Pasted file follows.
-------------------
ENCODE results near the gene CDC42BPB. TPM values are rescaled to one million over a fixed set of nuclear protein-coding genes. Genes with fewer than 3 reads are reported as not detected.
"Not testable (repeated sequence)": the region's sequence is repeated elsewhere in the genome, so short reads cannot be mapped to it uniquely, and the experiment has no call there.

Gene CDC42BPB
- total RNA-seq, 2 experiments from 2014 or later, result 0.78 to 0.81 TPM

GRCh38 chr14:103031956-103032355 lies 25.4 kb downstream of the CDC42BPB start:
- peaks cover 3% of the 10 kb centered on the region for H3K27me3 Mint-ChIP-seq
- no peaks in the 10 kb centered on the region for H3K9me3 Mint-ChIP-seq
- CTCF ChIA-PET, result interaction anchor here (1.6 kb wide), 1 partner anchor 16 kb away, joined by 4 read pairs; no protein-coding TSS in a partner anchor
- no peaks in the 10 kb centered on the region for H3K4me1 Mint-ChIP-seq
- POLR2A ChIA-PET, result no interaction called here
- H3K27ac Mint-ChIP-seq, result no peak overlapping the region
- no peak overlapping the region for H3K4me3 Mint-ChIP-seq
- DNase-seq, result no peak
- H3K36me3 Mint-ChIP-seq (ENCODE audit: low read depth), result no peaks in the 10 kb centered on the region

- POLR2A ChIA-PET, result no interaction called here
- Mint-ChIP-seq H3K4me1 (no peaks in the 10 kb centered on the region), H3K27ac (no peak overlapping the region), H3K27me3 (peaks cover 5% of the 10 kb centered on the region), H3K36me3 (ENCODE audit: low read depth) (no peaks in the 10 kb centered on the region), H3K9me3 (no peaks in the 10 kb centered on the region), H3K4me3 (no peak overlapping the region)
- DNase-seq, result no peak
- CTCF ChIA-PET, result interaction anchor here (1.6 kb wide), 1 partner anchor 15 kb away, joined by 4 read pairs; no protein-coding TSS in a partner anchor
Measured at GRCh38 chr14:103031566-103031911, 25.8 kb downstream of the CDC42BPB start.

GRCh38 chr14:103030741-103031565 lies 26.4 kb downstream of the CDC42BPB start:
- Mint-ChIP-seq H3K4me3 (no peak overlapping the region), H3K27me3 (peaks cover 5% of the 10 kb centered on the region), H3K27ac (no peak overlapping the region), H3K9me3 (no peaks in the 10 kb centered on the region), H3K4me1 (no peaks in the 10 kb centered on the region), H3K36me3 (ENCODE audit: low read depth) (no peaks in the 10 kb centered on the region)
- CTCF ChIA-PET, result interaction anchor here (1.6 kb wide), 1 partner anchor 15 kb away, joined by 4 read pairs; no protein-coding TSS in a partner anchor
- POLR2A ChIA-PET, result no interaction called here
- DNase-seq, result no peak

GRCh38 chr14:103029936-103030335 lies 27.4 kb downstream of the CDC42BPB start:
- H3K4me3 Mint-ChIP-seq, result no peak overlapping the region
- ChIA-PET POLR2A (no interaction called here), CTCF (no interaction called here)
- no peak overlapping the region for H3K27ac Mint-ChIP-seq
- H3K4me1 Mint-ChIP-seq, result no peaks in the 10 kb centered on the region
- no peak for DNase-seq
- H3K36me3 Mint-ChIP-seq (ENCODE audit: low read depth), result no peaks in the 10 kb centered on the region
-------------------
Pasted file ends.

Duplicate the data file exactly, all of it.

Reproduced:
ENCODE results near the gene CDC42BPB. TPM values are rescaled to one million over a fixed set of nuclear protein-coding genes. Genes with fewer than 3 reads are reported as not detected.
"Not testable (repeated sequence)": the region's sequence is repeated elsewhere in the genome, so short reads cannot be mapped to it uniquely, and the experiment has no call there.

Gene CDC42BPB
- total RNA-seq, 2 experiments from 2014 or later, result 0.78 to 0.81 TPM

GRCh38 chr14:103031956-103032355 lies 25.4 kb downstream of the CDC42BPB start:
- peaks cover 3% of the 10 kb centered on the region for H3K27me3 Mint-ChIP-seq
- no peaks in the 10 kb centered on the region for H3K9me3 Mint-ChIP-seq
- CTCF ChIA-PET, result interaction anchor here (1.6 kb wide), 1 partner anchor 16 kb away, joined by 4 read pairs; no protein-coding TSS in a partner anchor
- no peaks in the 10 kb centered on the region for H3K4me1 Mint-ChIP-seq
- POLR2A ChIA-PET, result no interaction called here
- H3K27ac Mint-ChIP-seq, result no peak overlapping the region
- no peak overlapping the region for H3K4me3 Mint-ChIP-seq
- DNase-seq, result no peak
- H3K36me3 Mint-ChIP-seq (ENCODE audit: low read depth), result no peaks in the 10 kb centered on the region

- POLR2A ChIA-PET, result no interaction called here
- Mint-ChIP-seq H3K4me1 (no peaks in the 10 kb centered on the region), H3K27ac (no peak overlapping the region), H3K27me3 (peaks cover 5% of the 10 kb centered on the region), H3K36me3 (ENCODE audit: low read depth) (no peaks in the 10 kb centered on the region), H3K9me3 (no peaks in the 10 kb centered on the region), H3K4me3 (no peak overlapping the region)
- DNase-seq, result no peak
- CTCF ChIA-PET, result interaction anchor here (1.6 kb wide), 1 partner anchor 15 kb away, joined by 4 read pairs; no protein-coding TSS in a partner anchor
Measured at GRCh38 chr14:103031566-103031911, 25.8 kb downstream of the CDC42BPB start.

GRCh38 chr14:103030741-103031565 lies 26.4 kb downstream of the CDC42BPB start:
- Mint-ChIP-seq H3K4me3 (no peak overlapping the region), H3K27me3 (peaks cover 5% of the 10 kb centered on the region), H3K27ac (no peak overlapping the region), H3K9me3 (no peaks in the 10 kb centered on the region), H3K4me1 (no peaks in the 10 kb centered on the region), H3K36me3 (ENCODE audit: low read depth) (no peaks in the 10 kb centered on the region)
- CTCF ChIA-PET, result interaction anchor here (1.6 kb wide), 1 partner anchor 15 kb away, joined by 4 read pairs; no protein-coding TSS in a partner anchor
- POLR2A ChIA-PET, result no interaction called here
- DNase-seq, result no peak

GRCh38 chr14:103029936-103030335 lies 27.4 kb downstream of the CDC42BPB start:
- H3K4me3 Mint-ChIP-seq, result no peak overlapping the region
- ChIA-PET POLR2A (no interaction called here), CTCF (no interaction called here)
- no peak overlapping the region for H3K27ac Mint-ChIP-seq
- H3K4me1 Mint-ChIP-seq, result no peaks in the 10 kb centered on the region
- no peak for DNase-seq
- H3K36me3 Mint-ChIP-seq (ENCODE audit: low read depth), result no peaks in the 10 kb centered on the region